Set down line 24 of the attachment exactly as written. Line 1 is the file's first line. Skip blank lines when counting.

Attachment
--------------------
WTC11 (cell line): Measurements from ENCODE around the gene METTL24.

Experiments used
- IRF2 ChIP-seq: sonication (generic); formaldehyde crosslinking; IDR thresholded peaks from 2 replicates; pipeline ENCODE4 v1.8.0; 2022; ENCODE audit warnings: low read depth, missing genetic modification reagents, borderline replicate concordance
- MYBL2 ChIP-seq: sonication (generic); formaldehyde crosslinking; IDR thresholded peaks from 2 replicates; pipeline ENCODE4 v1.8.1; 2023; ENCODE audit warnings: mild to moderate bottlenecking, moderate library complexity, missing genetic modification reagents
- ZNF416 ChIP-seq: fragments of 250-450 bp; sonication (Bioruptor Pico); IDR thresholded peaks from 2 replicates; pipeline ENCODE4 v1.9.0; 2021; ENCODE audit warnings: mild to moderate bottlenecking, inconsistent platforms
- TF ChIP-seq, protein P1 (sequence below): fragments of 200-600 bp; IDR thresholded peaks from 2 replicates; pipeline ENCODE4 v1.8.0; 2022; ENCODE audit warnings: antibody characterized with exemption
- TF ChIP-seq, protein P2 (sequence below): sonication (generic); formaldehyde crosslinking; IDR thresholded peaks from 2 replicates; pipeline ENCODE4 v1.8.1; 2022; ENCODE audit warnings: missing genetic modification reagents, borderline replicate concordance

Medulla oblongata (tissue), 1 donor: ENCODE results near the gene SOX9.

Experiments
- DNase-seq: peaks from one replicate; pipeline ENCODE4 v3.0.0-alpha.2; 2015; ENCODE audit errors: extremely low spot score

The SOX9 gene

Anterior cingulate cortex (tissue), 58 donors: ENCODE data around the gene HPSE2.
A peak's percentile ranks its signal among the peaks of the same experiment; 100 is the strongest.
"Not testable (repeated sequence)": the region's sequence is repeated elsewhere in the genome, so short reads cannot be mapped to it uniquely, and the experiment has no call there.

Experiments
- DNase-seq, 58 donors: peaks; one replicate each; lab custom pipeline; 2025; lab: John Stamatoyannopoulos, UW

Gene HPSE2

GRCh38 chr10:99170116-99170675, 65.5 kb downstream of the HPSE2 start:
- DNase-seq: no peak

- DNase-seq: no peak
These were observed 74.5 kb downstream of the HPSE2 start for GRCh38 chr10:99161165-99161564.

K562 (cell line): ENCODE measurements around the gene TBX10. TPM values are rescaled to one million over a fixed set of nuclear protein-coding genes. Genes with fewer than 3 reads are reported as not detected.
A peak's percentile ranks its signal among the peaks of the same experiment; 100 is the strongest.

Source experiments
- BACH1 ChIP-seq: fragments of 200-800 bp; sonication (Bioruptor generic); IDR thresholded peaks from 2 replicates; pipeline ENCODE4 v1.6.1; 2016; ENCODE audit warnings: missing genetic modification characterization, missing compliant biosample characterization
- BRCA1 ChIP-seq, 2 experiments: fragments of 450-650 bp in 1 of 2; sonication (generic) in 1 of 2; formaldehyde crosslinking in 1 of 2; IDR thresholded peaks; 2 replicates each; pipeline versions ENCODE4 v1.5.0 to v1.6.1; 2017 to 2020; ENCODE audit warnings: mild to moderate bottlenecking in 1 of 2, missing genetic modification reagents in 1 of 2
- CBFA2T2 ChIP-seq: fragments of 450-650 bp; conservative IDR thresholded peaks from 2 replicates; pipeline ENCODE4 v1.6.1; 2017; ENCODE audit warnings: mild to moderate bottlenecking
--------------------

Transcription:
Source experiments